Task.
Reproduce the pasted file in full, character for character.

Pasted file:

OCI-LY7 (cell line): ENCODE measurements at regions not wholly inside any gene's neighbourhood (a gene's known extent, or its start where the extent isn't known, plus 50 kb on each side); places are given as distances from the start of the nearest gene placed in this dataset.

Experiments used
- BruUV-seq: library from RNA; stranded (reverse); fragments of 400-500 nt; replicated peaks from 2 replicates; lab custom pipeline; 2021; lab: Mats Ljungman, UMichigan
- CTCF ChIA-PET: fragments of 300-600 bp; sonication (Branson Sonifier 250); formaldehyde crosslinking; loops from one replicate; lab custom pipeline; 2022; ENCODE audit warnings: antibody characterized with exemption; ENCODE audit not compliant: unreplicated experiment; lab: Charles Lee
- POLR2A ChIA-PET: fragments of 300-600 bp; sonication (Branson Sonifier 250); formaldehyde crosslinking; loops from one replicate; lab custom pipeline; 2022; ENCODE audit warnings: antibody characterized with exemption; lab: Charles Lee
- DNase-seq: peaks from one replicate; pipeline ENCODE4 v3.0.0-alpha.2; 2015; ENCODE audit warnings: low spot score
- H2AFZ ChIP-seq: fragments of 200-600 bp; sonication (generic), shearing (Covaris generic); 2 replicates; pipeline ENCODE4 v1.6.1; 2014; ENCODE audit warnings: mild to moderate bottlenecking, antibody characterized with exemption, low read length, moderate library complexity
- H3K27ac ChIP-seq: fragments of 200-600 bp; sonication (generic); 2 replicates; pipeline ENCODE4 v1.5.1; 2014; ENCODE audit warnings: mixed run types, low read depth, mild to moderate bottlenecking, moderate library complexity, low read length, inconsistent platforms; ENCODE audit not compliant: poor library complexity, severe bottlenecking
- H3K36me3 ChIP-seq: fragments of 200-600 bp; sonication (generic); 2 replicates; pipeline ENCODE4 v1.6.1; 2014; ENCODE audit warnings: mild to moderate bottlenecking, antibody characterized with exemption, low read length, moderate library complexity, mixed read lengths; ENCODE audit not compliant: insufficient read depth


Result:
OCI-LY7 (cell line): ENCODE measurements at regions not wholly inside any gene's neighbourhood (a gene's known extent, or its start where the extent isn't known, plus 50 kb on each side); places are given as distances from the start of the nearest gene placed in this dataset.

Experiments used
- BruUV-seq: library from RNA; stranded (reverse); fragments of 400-500 nt; replicated peaks from 2 replicates; lab custom pipeline; 2021; lab: Mats Ljungman, UMichigan
- CTCF ChIA-PET: fragments of 300-600 bp; sonication (Branson Sonifier 250); formaldehyde crosslinking; loops from one replicate; lab custom pipeline; 2022; ENCODE audit warnings: antibody characterized with exemption; ENCODE audit not compliant: unreplicated experiment; lab: Charles Lee
- POLR2A ChIA-PET: fragments of 300-600 bp; sonication (Branson Sonifier 250); formaldehyde crosslinking; loops from one replicate; lab custom pipeline; 2022; ENCODE audit warnings: antibody characterized with exemption; lab: Charles Lee
- DNase-seq: peaks from one replicate; pipeline ENCODE4 v3.0.0-alpha.2; 2015; ENCODE audit warnings: low spot score
- H2AFZ ChIP-seq: fragments of 200-600 bp; sonication (generic), shearing (Covaris generic); 2 replicates; pipeline ENCODE4 v1.6.1; 2014; ENCODE audit warnings: mild to moderate bottlenecking, antibody characterized with exemption, low read length, moderate library complexity
- H3K27ac ChIP-seq: fragments of 200-600 bp; sonication (generic); 2 replicates; pipeline ENCODE4 v1.5.1; 2014; ENCODE audit warnings: mixed run types, low read depth, mild to moderate bottlenecking, moderate library complexity, low read length, inconsistent platforms; ENCODE audit not compliant: poor library complexity, severe bottlenecking
- H3K36me3 ChIP-seq: fragments of 200-600 bp; sonication (generic); 2 replicates; pipeline ENCODE4 v1.6.1; 2014; ENCODE audit warnings: mild to moderate bottlenecking, antibody characterized with exemption, low read length, moderate library complexity, mixed read lengths; ENCODE audit not compliant: insufficient read depth